Dog Catchers Now Entering A Private Property Near You

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Dog catchers now able to enter private property
Dog catchers now able to enter private property

– In what seems to be a clearly emerging trend across Australia, Local Council Dog Catchers are being given unprecedented powers to enter private properties, looking for unregistered or dangerous dogs.

In a move that is sure to get some dog owners hot under the collar, Moreton Bay Regional Council, north of Brisbane, has become the latest Regional/Shire Council to grant such powers to its Rangers/Officers/Dog Catchers.

The Daily Dog will call such people the “Dog Police” in this article in order to simplify the different titles they may be called. However no matter the title, these people are being given the power to enter your yard without your authority – ostensibly to check for unregistered dogs. As we all know however, and common sense dictates, such Governmental intrusiveness will not end there.

Although not able to enter houses (well that’s a small relief!), the Dog Police will be able to go into your carport or open garage, looking for unregistered dogs (and cats too, we should mention). This applies whether you’re home or not, with the Dog Police not required to notify the property owner of their presence. To the pups4sale team such unfettered right of entry creates a host of dangers, both for the Dog Police and the property owner, such as:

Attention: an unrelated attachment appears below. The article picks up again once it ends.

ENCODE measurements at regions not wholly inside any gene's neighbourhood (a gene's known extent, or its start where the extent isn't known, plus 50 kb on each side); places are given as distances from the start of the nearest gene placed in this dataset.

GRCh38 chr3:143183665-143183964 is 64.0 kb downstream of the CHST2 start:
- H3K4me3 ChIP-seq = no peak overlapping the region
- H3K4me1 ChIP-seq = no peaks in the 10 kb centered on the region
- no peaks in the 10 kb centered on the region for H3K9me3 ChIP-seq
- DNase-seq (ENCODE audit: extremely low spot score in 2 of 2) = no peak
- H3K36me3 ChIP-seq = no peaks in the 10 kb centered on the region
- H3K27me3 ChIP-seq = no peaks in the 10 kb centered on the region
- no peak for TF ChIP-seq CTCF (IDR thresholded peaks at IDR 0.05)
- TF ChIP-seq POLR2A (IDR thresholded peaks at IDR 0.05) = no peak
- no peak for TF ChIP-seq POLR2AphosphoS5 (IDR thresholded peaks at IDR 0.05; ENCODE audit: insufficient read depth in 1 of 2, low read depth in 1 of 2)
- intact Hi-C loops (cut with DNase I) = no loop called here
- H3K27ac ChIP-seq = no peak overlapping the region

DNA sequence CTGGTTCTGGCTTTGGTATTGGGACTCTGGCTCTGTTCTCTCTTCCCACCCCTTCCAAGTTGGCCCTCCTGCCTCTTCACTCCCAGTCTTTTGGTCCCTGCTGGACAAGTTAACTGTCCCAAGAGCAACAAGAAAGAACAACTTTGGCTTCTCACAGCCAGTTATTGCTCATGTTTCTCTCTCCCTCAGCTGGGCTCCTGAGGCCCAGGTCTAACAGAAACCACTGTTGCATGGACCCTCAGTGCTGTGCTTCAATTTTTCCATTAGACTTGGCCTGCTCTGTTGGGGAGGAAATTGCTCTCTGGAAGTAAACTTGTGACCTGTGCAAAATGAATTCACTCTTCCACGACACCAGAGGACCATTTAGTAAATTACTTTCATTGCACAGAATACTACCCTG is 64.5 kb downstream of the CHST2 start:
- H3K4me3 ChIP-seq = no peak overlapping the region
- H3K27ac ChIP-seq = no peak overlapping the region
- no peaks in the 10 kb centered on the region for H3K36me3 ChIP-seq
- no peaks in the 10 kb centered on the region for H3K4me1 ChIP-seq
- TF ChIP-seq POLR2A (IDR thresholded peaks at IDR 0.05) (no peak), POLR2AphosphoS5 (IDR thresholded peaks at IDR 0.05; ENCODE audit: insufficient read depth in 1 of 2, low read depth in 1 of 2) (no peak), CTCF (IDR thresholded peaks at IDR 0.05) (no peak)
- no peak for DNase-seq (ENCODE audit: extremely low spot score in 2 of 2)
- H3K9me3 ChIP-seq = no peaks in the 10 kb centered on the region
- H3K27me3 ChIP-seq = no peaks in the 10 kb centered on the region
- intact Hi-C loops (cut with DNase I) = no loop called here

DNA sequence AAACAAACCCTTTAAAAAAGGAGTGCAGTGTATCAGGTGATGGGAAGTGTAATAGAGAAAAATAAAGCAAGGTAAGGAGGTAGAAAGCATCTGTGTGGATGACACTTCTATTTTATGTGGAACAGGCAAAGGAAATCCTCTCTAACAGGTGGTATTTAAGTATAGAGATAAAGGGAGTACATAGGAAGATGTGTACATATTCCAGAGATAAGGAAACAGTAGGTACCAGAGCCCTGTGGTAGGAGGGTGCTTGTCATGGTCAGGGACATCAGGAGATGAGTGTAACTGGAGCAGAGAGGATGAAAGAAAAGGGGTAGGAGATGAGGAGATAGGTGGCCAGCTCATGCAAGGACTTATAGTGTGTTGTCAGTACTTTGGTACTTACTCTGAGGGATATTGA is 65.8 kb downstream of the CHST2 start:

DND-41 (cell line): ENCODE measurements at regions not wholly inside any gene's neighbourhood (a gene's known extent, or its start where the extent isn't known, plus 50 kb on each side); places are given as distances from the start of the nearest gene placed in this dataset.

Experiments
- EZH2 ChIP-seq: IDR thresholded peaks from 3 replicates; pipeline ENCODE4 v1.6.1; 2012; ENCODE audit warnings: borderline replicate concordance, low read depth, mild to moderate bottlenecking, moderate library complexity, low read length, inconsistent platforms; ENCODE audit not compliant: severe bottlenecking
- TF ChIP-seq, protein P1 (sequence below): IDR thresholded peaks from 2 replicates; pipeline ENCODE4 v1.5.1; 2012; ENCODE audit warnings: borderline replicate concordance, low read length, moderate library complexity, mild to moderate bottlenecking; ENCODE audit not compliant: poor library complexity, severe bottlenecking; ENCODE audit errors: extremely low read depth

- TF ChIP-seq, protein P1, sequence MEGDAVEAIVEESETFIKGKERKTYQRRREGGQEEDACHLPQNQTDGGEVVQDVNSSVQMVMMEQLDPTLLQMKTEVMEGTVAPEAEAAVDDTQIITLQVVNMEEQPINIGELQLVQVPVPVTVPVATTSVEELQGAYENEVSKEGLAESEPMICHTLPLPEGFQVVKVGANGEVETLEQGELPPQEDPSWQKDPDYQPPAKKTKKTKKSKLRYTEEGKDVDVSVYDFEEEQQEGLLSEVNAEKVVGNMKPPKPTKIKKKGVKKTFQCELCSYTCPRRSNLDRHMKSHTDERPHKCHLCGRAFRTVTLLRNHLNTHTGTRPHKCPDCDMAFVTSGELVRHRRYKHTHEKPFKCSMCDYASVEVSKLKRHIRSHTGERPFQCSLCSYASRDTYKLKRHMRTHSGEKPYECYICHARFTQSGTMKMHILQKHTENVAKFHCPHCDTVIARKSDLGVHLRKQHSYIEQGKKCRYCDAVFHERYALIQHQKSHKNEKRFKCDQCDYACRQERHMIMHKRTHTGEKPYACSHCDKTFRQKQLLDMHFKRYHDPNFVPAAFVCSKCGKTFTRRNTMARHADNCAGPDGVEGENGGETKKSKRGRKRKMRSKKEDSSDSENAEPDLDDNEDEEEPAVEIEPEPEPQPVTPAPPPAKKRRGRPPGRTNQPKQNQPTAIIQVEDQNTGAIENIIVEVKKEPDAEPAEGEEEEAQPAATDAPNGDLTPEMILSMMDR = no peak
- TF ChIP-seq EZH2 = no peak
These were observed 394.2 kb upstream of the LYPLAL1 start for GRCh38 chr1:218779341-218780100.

. Will the dog owner be prosecuted for assault if he spots someone in his garage,suspects the person is a thief, tackles him to hold him for the Police and then finds out it is a Dog Police Officer he is holding?

. If there is a guard dog on the premises that is not registered and it (naturally) defends the premises against an intruder, will the dog be seized and destroyed just for doing its job?

. What if the property owner orders the Dog Police off his property? Can he do that? If the Officer refuses to leave without completing the check he is (apparently) lawfully entitled to do, can the property owner use reasonable force to remove him?

As you can see, by granting the Dog Police such powers, Councils are setting their staff up for injury and even worse. In fact we believe it is only a matter of time before such people are injured in the line of duty. Australians take their private property and right to privacy very seriously, despite a plethora of laws being passed in recent years by all levels of Government that apparently waters down such rights.